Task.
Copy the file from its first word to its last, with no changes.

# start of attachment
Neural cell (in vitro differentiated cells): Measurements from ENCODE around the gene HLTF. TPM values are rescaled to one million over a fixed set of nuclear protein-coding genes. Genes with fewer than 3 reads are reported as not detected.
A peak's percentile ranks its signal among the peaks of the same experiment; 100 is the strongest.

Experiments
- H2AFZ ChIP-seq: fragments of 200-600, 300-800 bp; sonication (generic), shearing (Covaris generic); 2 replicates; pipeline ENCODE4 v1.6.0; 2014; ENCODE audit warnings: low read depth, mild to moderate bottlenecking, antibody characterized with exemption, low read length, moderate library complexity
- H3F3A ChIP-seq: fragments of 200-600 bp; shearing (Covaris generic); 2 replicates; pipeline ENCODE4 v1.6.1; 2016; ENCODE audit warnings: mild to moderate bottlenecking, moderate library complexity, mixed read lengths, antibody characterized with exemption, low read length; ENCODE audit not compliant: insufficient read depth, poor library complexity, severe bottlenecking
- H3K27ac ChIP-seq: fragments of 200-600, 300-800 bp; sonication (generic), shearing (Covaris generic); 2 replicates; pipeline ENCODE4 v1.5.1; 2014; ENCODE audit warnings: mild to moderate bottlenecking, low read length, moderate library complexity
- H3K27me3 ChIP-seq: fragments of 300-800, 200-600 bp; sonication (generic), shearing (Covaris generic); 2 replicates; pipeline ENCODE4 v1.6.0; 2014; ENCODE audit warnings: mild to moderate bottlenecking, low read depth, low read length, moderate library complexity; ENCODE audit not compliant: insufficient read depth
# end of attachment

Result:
Neural cell (in vitro differentiated cells): Measurements from ENCODE around the gene HLTF. TPM values are rescaled to one million over a fixed set of nuclear protein-coding genes. Genes with fewer than 3 reads are reported as not detected.
A peak's percentile ranks its signal among the peaks of the same experiment; 100 is the strongest.

Experiments
- H2AFZ ChIP-seq: fragments of 200-600, 300-800 bp; sonication (generic), shearing (Covaris generic); 2 replicates; pipeline ENCODE4 v1.6.0; 2014; ENCODE audit warnings: low read depth, mild to moderate bottlenecking, antibody characterized with exemption, low read length, moderate library complexity
- H3F3A ChIP-seq: fragments of 200-600 bp; shearing (Covaris generic); 2 replicates; pipeline ENCODE4 v1.6.1; 2016; ENCODE audit warnings: mild to moderate bottlenecking, moderate library complexity, mixed read lengths, antibody characterized with exemption, low read length; ENCODE audit not compliant: insufficient read depth, poor library complexity, severe bottlenecking
- H3K27ac ChIP-seq: fragments of 200-600, 300-800 bp; sonication (generic), shearing (Covaris generic); 2 replicates; pipeline ENCODE4 v1.5.1; 2014; ENCODE audit warnings: mild to moderate bottlenecking, low read length, moderate library complexity
- H3K27me3 ChIP-seq: fragments of 300-800, 200-600 bp; sonication (generic), shearing (Covaris generic); 2 replicates; pipeline ENCODE4 v1.6.0; 2014; ENCODE audit warnings: mild to moderate bottlenecking, low read depth, low read length, moderate library complexity; ENCODE audit not compliant: insufficient read depth